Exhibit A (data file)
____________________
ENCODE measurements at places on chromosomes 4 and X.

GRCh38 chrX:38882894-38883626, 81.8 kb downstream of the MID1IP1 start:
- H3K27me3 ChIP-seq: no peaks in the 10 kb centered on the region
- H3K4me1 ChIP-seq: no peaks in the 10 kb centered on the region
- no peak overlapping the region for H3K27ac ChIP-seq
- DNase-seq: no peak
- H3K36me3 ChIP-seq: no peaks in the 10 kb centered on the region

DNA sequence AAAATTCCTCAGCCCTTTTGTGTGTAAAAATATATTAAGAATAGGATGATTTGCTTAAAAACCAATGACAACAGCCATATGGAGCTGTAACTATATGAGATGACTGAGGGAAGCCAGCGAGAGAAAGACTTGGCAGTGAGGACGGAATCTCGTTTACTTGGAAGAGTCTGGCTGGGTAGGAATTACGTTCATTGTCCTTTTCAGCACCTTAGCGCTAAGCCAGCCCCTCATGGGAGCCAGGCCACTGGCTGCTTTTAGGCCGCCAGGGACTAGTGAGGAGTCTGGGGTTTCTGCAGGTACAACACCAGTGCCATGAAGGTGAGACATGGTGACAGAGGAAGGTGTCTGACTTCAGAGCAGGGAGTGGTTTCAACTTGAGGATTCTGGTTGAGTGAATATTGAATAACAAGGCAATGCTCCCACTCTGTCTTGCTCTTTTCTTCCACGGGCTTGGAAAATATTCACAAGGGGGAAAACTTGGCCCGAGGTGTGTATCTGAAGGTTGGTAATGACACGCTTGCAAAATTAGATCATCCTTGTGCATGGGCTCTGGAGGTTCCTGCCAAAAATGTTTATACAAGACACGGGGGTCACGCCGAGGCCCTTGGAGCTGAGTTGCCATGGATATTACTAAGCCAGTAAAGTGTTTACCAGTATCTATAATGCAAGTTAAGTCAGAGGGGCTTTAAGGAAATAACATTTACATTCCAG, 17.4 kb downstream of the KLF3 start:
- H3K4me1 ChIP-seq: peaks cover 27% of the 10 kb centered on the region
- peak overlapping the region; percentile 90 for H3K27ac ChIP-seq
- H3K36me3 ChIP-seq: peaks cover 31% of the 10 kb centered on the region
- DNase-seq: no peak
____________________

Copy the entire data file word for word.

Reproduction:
ENCODE measurements at places on chromosomes 4 and X.

GRCh38 chrX:38882894-38883626, 81.8 kb downstream of the MID1IP1 start:
- H3K27me3 ChIP-seq: no peaks in the 10 kb centered on the region
- H3K4me1 ChIP-seq: no peaks in the 10 kb centered on the region
- no peak overlapping the region for H3K27ac ChIP-seq
- DNase-seq: no peak
- H3K36me3 ChIP-seq: no peaks in the 10 kb centered on the region

DNA sequence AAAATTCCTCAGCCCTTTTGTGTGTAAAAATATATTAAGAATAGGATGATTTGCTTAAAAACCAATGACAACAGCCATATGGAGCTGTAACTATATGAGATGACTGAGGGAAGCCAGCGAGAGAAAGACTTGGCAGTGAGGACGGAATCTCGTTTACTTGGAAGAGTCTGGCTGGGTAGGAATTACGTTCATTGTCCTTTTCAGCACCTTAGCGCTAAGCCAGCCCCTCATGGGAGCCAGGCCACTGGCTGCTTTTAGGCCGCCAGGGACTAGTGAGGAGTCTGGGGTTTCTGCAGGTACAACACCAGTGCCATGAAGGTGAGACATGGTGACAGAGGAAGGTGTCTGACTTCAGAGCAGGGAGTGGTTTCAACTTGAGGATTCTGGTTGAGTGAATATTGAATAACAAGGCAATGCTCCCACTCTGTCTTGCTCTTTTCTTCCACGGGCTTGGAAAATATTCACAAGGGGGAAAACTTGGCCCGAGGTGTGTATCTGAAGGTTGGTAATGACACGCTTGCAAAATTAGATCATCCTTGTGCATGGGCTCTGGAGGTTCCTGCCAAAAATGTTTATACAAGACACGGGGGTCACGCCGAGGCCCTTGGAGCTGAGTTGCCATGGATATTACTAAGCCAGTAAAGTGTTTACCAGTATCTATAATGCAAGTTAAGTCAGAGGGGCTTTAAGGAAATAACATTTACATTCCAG, 17.4 kb downstream of the KLF3 start:
- H3K4me1 ChIP-seq: peaks cover 27% of the 10 kb centered on the region
- peak overlapping the region; percentile 90 for H3K27ac ChIP-seq
- H3K36me3 ChIP-seq: peaks cover 31% of the 10 kb centered on the region
- DNase-seq: no peak